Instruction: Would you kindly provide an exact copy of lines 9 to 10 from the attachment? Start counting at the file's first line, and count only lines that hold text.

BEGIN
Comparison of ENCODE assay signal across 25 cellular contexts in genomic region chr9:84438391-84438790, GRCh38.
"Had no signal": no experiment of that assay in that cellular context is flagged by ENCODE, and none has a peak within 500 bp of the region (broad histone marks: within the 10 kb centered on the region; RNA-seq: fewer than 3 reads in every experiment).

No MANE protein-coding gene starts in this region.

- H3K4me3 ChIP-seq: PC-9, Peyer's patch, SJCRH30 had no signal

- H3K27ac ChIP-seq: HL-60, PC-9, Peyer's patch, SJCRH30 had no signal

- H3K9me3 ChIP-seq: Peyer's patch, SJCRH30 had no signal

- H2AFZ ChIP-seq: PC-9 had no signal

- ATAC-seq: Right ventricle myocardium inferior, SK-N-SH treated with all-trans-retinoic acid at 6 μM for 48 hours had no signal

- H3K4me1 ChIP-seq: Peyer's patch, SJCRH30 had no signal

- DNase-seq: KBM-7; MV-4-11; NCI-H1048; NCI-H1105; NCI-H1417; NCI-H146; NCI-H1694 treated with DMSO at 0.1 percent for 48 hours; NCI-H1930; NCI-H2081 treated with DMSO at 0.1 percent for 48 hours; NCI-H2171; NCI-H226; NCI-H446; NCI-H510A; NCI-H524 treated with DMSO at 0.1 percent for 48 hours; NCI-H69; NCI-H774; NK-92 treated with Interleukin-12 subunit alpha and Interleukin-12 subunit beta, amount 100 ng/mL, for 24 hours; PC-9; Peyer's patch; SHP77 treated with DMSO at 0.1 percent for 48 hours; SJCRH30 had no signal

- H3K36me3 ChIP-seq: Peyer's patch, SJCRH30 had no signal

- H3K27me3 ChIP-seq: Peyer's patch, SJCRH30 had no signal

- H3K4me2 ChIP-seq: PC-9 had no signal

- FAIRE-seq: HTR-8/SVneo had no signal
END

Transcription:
- H3K4me1 ChIP-seq: Peyer's patch, SJCRH30 had no signal

- DNase-seq: KBM-7; MV-4-11; NCI-H1048; NCI-H1105; NCI-H1417; NCI-H146; NCI-H1694 treated with DMSO at 0.1 percent for 48 hours; NCI-H1930; NCI-H2081 treated with DMSO at 0.1 percent for 48 hours; NCI-H2171; NCI-H226; NCI-H446; NCI-H510A; NCI-H524 treated with DMSO at 0.1 percent for 48 hours; NCI-H69; NCI-H774; NK-92 treated with Interleukin-12 subunit alpha and Interleukin-12 subunit beta, amount 100 ng/mL, for 24 hours; PC-9; Peyer's patch; SHP77 treated with DMSO at 0.1 percent for 48 hours; SJCRH30 had no signal